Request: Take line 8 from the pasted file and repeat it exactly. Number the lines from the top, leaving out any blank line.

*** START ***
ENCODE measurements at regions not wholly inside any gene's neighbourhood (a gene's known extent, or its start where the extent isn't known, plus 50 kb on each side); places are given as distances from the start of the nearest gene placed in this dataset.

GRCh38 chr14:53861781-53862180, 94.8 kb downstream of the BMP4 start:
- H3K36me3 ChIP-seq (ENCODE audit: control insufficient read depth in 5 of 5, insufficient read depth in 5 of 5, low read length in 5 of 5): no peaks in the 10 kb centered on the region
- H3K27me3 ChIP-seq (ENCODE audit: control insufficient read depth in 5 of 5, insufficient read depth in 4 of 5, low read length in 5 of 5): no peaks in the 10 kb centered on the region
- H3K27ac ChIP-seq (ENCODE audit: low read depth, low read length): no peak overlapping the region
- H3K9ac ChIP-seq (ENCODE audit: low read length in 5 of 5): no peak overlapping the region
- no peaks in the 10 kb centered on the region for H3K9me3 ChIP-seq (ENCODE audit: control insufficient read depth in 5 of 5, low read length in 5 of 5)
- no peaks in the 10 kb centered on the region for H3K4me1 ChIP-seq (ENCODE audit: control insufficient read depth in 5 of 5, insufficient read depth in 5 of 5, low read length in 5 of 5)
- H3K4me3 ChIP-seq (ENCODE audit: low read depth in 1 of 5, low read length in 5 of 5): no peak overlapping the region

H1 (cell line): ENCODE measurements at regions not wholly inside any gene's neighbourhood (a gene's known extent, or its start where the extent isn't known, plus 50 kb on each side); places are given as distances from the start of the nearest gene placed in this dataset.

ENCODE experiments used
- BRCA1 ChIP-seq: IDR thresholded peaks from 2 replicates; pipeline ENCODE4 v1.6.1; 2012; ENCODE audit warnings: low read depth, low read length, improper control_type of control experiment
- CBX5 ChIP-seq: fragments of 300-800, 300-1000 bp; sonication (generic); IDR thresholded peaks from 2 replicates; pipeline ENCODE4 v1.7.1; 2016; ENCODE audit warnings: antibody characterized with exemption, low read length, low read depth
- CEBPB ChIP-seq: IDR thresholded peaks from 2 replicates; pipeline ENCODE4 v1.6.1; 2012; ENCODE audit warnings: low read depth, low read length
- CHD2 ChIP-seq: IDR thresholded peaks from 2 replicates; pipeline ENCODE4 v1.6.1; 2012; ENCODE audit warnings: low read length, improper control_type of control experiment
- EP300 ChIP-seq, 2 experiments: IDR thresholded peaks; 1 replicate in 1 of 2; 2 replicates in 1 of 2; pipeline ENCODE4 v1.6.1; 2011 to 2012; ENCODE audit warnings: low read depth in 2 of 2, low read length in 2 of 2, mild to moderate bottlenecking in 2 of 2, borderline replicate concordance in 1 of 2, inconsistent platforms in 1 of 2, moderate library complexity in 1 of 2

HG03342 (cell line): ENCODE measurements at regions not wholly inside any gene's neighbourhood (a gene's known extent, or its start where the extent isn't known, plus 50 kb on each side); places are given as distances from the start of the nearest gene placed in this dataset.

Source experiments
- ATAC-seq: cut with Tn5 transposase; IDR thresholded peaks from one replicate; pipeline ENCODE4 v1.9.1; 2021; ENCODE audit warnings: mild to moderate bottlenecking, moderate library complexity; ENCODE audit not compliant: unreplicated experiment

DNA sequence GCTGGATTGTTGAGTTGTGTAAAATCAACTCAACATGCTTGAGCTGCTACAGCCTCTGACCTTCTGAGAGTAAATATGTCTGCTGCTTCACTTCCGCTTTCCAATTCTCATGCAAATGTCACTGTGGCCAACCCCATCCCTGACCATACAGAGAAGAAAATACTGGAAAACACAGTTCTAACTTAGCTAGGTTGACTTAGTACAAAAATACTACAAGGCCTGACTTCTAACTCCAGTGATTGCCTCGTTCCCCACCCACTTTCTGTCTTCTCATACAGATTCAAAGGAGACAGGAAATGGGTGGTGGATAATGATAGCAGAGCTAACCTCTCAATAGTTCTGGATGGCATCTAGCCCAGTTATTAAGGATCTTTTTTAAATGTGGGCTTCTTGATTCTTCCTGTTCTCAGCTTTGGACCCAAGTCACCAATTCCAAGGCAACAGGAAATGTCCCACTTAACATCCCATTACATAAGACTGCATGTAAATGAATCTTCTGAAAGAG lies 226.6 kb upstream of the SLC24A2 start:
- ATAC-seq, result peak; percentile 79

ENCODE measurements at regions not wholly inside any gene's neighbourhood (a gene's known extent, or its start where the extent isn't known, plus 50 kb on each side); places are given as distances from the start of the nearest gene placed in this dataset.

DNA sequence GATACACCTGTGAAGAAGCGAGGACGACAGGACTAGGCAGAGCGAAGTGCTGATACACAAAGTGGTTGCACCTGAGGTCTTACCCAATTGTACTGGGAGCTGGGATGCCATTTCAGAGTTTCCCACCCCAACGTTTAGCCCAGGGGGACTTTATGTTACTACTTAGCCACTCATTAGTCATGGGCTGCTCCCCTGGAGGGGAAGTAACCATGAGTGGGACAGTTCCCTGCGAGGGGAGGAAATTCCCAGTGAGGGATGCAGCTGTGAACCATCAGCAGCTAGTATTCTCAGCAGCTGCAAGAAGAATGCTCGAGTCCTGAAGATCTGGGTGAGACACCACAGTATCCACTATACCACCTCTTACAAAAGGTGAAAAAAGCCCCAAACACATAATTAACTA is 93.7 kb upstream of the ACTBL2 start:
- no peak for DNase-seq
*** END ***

- no peaks in the 10 kb centered on the region for H3K4me1 ChIP-seq (ENCODE audit: control insufficient read depth in 5 of 5, insufficient read depth in 5 of 5, low read length in 5 of 5)